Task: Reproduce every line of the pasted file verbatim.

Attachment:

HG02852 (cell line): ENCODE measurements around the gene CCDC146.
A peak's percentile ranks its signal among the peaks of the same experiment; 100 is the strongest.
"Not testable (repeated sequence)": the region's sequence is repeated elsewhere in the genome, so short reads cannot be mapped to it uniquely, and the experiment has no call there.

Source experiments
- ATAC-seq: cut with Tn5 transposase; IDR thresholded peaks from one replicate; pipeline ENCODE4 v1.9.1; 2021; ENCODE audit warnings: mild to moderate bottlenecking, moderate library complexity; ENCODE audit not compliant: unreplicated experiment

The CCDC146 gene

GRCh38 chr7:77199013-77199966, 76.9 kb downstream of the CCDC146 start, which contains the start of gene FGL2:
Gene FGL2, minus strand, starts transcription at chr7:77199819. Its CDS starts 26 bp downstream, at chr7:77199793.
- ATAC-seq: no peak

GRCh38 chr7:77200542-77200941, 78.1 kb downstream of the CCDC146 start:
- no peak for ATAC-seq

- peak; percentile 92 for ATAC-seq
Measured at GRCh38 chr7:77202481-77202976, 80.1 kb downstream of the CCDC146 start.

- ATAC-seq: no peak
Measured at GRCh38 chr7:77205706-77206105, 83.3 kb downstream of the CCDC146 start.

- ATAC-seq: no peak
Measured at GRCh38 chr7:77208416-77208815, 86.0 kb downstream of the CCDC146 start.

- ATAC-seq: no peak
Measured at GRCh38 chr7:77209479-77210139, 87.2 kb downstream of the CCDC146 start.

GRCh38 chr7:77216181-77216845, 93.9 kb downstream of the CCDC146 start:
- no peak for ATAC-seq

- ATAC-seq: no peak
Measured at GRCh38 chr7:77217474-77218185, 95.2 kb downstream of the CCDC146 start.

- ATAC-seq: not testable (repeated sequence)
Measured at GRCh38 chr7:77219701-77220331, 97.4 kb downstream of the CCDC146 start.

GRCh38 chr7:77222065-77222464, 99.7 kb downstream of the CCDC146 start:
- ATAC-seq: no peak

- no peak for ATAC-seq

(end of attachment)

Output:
HG02852 (cell line): ENCODE measurements around the gene CCDC146.
A peak's percentile ranks its signal among the peaks of the same experiment; 100 is the strongest.
"Not testable (repeated sequence)": the region's sequence is repeated elsewhere in the genome, so short reads cannot be mapped to it uniquely, and the experiment has no call there.

Source experiments
- ATAC-seq: cut with Tn5 transposase; IDR thresholded peaks from one replicate; pipeline ENCODE4 v1.9.1; 2021; ENCODE audit warnings: mild to moderate bottlenecking, moderate library complexity; ENCODE audit not compliant: unreplicated experiment

The CCDC146 gene

GRCh38 chr7:77199013-77199966, 76.9 kb downstream of the CCDC146 start, which contains the start of gene FGL2:
Gene FGL2, minus strand, starts transcription at chr7:77199819. Its CDS starts 26 bp downstream, at chr7:77199793.
- ATAC-seq: no peak

GRCh38 chr7:77200542-77200941, 78.1 kb downstream of the CCDC146 start:
- no peak for ATAC-seq

- peak; percentile 92 for ATAC-seq
Measured at GRCh38 chr7:77202481-77202976, 80.1 kb downstream of the CCDC146 start.

- ATAC-seq: no peak
Measured at GRCh38 chr7:77205706-77206105, 83.3 kb downstream of the CCDC146 start.

- ATAC-seq: no peak
Measured at GRCh38 chr7:77208416-77208815, 86.0 kb downstream of the CCDC146 start.

- ATAC-seq: no peak
Measured at GRCh38 chr7:77209479-77210139, 87.2 kb downstream of the CCDC146 start.

GRCh38 chr7:77216181-77216845, 93.9 kb downstream of the CCDC146 start:
- no peak for ATAC-seq

- ATAC-seq: no peak
Measured at GRCh38 chr7:77217474-77218185, 95.2 kb downstream of the CCDC146 start.

- ATAC-seq: not testable (repeated sequence)
Measured at GRCh38 chr7:77219701-77220331, 97.4 kb downstream of the CCDC146 start.

GRCh38 chr7:77222065-77222464, 99.7 kb downstream of the CCDC146 start:
- ATAC-seq: no peak

- no peak for ATAC-seq